Early Childhood Mental Health Services & Infant Mental Health
Early childhood mental health is key to a child’s healthy development! How well a child develops in their formative years leads to healthy relations in childhood and adulthood, ability to get along with others in child care, school and society, and develops resiliency for challenges later in life. This resiliency, the ability to “bounce back” from adversity, reduces the infant, toddler, young child’s risk for developing a variety of emotional, behavioral, social and cognitive delays. Early childhood mental health services focuses on building and maintaining the important relationships between infants, toddlers and young children and their parents/caregivers to ensure the needed foundation for growth and development throughout childhood.
- Infant Mental Health Practice Model
The Infant Mental Health (IMH) practice model is a needs-driven, relationship-focused multi-faceted intervention serving parents and their infants/toddlers in the mental health system. The infants/toddlers and parent(s) receiving IMH have been exposed to a range of factors that place the infant/toddler at risk for developing a variety of emotional, behavioral, social, and cognitive delays. In 2014 Michigan provided home-based IMH-HV services to more than 1700 of the state’s most vulnerable families, delivering services designed to ameliorate serious mental health issues during the critical periods of infancy and toddlerhood in order to prevent costly consequences for both the individual and society through increased costs in health care, education, and the justice system.
Infant Mental Health model is provided by Masters-prepared early childhood mental health professional who must minimally have Endorsement at Level 2 by the Michigan Association of Infant Mental Health; Level 3 is preferred.
Prepaid Inpatient Health Plans (PIHPs) or their provider networks provide this model as part of the Department’s certified home-based program or as an Additional Mental Health Service (B3)-Prevention Direct Service Model.
- Social-Emotional Development in Young Children
In Michigan, we believe that social and emotional health matters!
The Michigan 0-8 Social and Emotional Toolkit provides materials for communities throughout the state to use in promoting the positive social and emotional health of all their children. In this toolkit, you will find the following resources to help you get started:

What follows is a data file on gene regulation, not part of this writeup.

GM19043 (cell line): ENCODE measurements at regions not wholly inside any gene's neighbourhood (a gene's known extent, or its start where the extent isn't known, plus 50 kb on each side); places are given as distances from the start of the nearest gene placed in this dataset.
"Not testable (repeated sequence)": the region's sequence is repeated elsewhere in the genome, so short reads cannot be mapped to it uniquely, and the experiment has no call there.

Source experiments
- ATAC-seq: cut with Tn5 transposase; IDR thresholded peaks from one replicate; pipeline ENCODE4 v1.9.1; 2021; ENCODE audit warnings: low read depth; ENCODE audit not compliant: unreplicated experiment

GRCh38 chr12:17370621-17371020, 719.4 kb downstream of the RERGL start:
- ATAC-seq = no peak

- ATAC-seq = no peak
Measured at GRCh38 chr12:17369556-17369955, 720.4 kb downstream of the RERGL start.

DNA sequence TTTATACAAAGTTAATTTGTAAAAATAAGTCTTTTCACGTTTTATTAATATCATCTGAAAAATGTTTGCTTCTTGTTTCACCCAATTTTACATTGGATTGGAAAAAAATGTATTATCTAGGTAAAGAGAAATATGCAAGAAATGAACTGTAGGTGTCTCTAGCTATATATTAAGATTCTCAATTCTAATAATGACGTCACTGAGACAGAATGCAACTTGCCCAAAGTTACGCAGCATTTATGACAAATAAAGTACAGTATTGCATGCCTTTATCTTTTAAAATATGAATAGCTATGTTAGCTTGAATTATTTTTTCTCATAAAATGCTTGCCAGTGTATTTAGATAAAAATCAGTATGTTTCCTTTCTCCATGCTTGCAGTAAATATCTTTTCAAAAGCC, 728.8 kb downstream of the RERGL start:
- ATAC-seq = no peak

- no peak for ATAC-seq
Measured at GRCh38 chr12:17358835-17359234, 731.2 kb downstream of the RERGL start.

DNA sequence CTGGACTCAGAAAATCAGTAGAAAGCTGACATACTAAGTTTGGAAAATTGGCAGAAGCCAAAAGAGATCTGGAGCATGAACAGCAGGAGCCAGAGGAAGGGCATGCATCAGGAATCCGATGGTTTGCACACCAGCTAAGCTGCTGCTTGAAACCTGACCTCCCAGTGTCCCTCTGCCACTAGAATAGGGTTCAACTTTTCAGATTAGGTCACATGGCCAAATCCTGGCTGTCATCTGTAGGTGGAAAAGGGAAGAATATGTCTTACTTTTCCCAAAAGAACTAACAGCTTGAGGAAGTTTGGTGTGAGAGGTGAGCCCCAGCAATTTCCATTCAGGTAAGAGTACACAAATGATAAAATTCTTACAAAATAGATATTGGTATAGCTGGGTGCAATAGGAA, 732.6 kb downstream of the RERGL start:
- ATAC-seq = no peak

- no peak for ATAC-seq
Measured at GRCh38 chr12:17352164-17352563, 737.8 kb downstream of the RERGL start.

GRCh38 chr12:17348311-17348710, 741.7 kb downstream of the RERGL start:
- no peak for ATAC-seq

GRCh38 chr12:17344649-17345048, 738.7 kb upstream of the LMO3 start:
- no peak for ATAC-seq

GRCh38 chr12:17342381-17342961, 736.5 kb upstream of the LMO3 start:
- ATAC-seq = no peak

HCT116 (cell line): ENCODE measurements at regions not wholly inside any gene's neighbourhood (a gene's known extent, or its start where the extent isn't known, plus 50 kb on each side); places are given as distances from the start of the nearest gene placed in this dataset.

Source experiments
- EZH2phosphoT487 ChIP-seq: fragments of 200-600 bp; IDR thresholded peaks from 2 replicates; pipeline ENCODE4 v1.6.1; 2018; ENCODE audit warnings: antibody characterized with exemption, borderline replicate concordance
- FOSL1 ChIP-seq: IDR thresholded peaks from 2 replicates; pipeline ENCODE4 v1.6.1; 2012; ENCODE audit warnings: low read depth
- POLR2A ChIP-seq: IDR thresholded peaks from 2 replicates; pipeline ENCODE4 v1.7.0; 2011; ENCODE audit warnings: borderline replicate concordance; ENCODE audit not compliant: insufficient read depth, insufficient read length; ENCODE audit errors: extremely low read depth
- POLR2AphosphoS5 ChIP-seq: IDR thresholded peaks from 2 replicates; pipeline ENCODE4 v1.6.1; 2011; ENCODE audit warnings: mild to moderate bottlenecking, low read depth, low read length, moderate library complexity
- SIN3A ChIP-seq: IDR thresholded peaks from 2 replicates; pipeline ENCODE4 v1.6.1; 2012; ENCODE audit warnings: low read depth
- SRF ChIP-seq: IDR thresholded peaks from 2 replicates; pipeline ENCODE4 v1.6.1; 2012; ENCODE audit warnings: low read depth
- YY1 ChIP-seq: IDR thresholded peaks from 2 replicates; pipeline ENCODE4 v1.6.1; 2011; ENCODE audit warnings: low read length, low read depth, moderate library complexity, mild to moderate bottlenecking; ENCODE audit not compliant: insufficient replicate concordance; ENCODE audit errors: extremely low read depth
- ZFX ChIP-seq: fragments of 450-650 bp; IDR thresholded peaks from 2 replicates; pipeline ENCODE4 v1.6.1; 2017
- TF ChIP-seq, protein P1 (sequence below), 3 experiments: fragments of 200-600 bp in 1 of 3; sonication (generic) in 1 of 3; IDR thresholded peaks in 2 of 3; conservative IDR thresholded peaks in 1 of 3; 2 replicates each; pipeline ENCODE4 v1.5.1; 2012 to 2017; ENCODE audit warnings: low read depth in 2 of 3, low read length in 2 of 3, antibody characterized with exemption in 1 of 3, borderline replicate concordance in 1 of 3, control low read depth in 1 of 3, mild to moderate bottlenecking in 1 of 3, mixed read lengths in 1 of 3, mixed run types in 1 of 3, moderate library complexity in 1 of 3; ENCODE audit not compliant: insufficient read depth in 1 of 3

- Social and Emotional Health: A Guide for Families with Children, Birth – 8 Years, Revised, 2013.
- Social and Emotional Fact Sheet, 2013
- Social and Emotional Scripted Power Point, 2013
To access the toolkit, go to: http://www.michigan.gov/mdhhs/0,5885,7-339-71550_2941_4868_7145_64838---,00.html
- Evaluation of Infant Mental Health in Michigan
The purpose of the Infant Mental Health-Home Visiting Evaluation is to rigorous evaluate the intervention’s impact on critical outcomes for the families served. To achieve this goal we are partnering with the University of Michigan, Michigan Association for Infant Mental Health and 7 CMHSPs to evaluate the IMH-HV program utilizing rigorous outcomes monitoring and evaluation methodology to establish that the families served achieve the intended positive benefit.
It is anticipated that the evaluation will lead to Infant Mental Health being considered an evidence based practice and to meet the requirements of PA291 of 2014.
- Early On
The vision of Early On Michigan is to improve the quality of life for children with special needs, age birth to three, and their families. Early On is offered by the Michigan Department of Education (MDE) as the state lead agency. MDE collaborates with the Michigan Department of Health and Human Services in implementing the Early On® system.